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It has been more than 7 years since a series of colossal explosions at Sunrise Propane lit up Toronto’s night sky, killing one worker and forcing the evacuation of thousands of neighbouring residents.
Investigators traced the origin of the tragedy to vapours being ignited during a dangerous (and illegal) truck-to-truck transfer of propane; and prosecutors subsequently brought a total of 10 charges against the company and two of its directors, Shay Ben-Moshe and Valery Belahov, under the Environmental Protection Act (“EPA”) and the Occupational Health and Safety Act (“OHSA”). In 2013 the company and Messrs. Ben-Moshe and Belahov were found guilty of 9 of those 10 charges – i.e. 7 violations of the EPA and 2 violations of the OHSA.
Following a lengthy sentencing process, the court handed down its decision earlier this week, and assessed fines totalling $5.3 million – i.e. a $5.1 million fine against the company, and a $100,000 fine against each of Messrs. Ben-Moshe and Belahov.
Of the total fine against the company, $280,000 (plus a 25% victim fine surcharge) was in relation to the two OHSA violations – i.e. failing to “provide information, instruction and supervision to a worker to protect the health or safety of the worker”, and failing to “take every precaution reasonable in the circumstances for the protection of a worker.”
To say that this workplace disaster has had far-reaching consequences would be to understate the point. In addition to the Sunrise worker who lost his life, a firefighter responding to the blaze suffered a fatal heart attack. Thousands of residents were forced to flee their homes, as the explosions blew out windows and flung debris far-and-wide across the blocks around Sunrise’s facility – which itself was utterly destroyed. As observed by Madam Justice Chapman in the sentencing decision, “The sheer magnitude of this event was unprecedented in Ontario at the time.”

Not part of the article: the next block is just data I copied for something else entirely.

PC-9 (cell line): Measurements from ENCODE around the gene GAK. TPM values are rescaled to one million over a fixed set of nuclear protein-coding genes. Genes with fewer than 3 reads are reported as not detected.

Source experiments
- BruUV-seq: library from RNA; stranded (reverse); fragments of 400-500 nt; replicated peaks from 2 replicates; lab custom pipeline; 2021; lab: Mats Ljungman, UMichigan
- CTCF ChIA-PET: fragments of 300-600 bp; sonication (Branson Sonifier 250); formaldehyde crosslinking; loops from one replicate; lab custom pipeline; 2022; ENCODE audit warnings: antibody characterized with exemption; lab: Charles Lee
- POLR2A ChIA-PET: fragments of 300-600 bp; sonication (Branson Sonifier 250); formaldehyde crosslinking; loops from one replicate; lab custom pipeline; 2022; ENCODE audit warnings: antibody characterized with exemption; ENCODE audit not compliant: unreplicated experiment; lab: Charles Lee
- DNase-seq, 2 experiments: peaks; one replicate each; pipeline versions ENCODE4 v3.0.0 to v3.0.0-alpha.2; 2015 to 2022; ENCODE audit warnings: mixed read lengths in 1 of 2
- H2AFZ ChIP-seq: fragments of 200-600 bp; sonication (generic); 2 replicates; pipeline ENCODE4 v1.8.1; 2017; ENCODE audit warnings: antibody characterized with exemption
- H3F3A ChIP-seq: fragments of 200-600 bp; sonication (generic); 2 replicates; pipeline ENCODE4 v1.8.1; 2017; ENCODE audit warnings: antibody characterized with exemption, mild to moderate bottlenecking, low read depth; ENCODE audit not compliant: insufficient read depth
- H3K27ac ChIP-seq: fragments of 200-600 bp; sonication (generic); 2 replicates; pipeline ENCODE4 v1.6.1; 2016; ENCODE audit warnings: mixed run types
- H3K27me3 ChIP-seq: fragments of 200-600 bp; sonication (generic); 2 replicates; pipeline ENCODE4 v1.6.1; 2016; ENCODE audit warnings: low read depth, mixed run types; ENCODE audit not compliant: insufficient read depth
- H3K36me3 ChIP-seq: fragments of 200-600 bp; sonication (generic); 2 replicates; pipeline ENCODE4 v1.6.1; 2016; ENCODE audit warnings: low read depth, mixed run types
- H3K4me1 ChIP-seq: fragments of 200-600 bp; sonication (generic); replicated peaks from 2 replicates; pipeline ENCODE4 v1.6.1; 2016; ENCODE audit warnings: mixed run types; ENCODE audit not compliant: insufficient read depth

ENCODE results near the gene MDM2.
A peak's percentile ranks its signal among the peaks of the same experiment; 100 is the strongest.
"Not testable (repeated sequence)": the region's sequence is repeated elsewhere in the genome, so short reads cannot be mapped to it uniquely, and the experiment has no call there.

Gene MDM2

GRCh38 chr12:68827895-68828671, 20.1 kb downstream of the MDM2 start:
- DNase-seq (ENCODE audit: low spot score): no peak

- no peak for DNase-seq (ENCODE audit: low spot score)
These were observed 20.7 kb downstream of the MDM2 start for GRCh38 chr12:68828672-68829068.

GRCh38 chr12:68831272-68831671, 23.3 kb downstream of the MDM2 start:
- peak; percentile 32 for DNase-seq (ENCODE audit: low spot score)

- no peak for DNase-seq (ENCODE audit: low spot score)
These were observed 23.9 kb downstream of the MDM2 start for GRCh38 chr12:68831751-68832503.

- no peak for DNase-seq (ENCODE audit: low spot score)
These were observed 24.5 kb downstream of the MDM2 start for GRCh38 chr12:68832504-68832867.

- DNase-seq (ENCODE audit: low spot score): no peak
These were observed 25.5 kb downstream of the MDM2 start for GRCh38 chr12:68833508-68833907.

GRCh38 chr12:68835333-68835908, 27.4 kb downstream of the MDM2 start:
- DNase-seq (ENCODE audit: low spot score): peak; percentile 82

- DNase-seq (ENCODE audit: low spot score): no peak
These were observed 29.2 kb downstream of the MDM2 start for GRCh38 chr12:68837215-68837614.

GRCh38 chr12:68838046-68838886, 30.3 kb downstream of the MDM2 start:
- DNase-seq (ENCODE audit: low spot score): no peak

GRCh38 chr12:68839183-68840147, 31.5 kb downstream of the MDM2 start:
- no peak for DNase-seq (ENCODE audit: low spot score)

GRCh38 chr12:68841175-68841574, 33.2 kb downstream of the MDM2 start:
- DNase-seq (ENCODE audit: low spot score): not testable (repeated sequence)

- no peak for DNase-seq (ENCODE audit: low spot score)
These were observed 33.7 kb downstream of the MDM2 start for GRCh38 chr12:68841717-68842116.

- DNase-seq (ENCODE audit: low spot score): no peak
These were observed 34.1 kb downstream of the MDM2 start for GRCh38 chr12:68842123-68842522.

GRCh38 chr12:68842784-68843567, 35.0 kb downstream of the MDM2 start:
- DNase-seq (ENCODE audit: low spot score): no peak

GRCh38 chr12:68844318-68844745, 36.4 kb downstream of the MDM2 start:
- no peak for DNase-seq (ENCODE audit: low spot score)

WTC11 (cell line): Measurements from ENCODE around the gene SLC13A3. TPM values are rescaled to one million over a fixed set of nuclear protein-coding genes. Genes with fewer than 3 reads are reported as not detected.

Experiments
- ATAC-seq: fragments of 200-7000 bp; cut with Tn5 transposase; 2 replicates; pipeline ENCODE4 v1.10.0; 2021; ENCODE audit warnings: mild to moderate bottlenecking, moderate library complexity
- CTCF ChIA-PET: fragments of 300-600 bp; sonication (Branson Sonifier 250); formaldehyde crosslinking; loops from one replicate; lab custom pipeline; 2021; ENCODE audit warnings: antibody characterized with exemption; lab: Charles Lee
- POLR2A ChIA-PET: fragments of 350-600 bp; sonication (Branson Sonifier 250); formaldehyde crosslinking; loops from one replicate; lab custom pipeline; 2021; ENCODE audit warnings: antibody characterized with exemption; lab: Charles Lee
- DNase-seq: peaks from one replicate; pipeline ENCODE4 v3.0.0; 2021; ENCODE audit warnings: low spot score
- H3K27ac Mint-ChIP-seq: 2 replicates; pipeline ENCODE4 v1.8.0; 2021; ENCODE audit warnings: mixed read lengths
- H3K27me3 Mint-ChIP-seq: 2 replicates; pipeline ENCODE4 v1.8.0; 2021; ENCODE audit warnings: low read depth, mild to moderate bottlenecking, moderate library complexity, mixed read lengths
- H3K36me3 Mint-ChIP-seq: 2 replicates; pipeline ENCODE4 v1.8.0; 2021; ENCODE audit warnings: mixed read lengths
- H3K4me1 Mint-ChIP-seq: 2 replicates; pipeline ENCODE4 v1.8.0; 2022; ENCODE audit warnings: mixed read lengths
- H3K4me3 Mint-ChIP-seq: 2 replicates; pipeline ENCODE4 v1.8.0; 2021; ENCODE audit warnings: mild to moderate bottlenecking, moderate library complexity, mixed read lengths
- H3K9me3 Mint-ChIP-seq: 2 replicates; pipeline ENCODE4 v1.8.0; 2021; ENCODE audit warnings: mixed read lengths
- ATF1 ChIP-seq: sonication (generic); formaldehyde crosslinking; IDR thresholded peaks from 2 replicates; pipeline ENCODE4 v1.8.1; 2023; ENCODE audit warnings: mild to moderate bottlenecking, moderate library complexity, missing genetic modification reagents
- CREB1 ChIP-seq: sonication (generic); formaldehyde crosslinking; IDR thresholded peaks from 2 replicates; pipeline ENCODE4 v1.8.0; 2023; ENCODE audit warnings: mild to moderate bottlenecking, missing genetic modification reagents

The Sunrise incident – together with its consequences, and now the resulting penalties – presents a dramatic reminder of how high the stakes can be in matters related to health and safety, and of how important it is for employers to undertake their occupational health and safety (“OHS”) obligations with the utmost diligence.
In that regard, OHS due diligence must be both a “top – down” and a “bottom – up” exercise that involves workers, supervisors and executives at all levels of an organization being focused on the common goals of reducing risk and promoting safety. Avoiding tragedies like the Sunrise explosion demands a strong safety culture in which all workplace parties mindfully and effectively work together to fulfil their OHS obligations.
About the Author: Toronto employment lawyer Jason Beeho brings a real-world sensibility to his representation of employers in all aspects of employment law, including human rights, occupational health & safety, and workplace safety & insurance. Jason enjoys the practice of employment law, and maintains a constant interest in keeping up-to-date on legal developments that could affect his clients.